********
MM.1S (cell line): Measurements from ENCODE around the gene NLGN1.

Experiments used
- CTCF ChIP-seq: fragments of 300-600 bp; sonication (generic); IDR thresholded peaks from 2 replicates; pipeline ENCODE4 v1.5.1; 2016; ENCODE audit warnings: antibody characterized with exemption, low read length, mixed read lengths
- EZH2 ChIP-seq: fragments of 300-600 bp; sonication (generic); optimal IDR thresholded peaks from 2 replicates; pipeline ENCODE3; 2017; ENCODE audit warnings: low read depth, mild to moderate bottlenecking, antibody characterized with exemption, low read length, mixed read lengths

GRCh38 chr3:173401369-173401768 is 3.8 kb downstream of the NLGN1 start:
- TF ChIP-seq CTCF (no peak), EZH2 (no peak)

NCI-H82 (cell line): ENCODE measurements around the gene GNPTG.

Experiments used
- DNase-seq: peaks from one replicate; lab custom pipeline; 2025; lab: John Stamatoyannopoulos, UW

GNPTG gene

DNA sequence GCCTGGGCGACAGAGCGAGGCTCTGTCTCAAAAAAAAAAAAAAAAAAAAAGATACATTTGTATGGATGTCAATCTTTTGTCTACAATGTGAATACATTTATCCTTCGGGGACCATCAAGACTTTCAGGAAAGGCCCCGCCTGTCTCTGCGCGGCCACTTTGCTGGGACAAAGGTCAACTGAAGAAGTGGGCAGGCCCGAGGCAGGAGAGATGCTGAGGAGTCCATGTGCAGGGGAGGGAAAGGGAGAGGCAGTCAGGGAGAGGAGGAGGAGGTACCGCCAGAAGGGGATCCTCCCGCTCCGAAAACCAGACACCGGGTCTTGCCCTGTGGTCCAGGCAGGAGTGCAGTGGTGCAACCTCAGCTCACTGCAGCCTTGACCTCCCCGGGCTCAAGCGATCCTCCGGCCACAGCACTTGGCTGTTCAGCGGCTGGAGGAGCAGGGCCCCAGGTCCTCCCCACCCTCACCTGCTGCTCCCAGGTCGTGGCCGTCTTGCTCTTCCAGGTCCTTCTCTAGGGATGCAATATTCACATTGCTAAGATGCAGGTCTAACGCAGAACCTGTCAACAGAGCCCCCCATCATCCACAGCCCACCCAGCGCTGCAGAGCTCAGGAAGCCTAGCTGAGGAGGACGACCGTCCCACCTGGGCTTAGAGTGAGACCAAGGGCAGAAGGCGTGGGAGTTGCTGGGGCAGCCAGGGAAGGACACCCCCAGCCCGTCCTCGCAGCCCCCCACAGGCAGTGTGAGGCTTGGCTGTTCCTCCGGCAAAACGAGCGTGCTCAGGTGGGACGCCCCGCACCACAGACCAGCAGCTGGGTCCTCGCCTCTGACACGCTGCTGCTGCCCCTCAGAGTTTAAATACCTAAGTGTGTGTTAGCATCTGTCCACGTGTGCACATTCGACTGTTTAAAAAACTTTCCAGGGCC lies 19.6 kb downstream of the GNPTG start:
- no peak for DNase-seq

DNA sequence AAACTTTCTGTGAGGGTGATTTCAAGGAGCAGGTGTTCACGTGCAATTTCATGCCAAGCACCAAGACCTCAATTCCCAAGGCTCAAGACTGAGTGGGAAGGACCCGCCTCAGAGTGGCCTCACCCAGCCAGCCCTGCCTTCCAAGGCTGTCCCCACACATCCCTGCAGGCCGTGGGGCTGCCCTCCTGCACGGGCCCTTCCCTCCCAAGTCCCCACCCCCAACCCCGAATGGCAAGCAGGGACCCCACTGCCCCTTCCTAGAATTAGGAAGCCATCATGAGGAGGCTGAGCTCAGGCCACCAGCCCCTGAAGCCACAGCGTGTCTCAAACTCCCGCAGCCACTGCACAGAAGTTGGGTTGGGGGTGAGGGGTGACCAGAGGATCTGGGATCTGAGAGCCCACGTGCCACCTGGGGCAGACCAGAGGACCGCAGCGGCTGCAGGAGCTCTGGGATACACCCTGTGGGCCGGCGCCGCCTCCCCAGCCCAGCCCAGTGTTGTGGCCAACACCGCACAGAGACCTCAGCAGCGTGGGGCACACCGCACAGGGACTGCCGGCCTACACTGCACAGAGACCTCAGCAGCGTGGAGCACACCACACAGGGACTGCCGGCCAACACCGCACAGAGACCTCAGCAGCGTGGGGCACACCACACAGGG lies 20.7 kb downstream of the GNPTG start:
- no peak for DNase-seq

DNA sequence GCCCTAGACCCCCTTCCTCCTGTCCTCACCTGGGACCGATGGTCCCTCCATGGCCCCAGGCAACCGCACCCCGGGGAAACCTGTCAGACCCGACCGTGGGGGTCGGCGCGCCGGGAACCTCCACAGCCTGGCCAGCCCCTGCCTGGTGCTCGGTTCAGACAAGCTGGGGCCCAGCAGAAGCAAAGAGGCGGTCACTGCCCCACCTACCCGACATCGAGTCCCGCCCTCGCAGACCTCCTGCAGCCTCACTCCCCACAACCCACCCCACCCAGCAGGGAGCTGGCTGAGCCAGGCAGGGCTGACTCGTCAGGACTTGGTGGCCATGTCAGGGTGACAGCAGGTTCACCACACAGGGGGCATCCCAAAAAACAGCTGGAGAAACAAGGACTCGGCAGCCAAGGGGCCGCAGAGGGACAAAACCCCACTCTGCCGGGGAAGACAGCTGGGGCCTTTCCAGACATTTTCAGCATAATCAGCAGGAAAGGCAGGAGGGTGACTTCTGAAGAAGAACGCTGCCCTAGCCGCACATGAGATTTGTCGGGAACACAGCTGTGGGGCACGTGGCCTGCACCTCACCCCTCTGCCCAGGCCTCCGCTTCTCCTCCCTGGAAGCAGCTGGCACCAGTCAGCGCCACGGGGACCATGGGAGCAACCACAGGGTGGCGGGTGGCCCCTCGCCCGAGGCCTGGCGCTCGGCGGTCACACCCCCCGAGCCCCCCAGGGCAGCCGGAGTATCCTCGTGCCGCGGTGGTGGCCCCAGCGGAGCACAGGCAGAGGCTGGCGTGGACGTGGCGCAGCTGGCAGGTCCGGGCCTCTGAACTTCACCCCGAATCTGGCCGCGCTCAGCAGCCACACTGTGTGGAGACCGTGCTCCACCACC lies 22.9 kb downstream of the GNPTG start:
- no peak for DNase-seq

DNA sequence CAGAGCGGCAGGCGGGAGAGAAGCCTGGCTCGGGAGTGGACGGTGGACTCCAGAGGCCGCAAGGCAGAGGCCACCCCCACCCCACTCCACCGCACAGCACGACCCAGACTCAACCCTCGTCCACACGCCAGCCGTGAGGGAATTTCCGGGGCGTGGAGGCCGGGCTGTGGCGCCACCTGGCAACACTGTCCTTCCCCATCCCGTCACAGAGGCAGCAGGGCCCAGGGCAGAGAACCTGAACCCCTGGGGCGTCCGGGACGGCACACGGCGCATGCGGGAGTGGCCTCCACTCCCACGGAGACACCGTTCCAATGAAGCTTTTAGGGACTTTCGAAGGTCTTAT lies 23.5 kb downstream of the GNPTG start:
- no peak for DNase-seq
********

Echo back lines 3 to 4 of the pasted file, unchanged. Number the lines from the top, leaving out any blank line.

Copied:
- CTCF ChIP-seq: fragments of 300-600 bp; sonication (generic); IDR thresholded peaks from 2 replicates; pipeline ENCODE4 v1.5.1; 2016; ENCODE audit warnings: antibody characterized with exemption, low read length, mixed read lengths
- EZH2 ChIP-seq: fragments of 300-600 bp; sonication (generic); optimal IDR thresholded peaks from 2 replicates; pipeline ENCODE3; 2017; ENCODE audit warnings: low read depth, mild to moderate bottlenecking, antibody characterized with exemption, low read length, mixed read lengths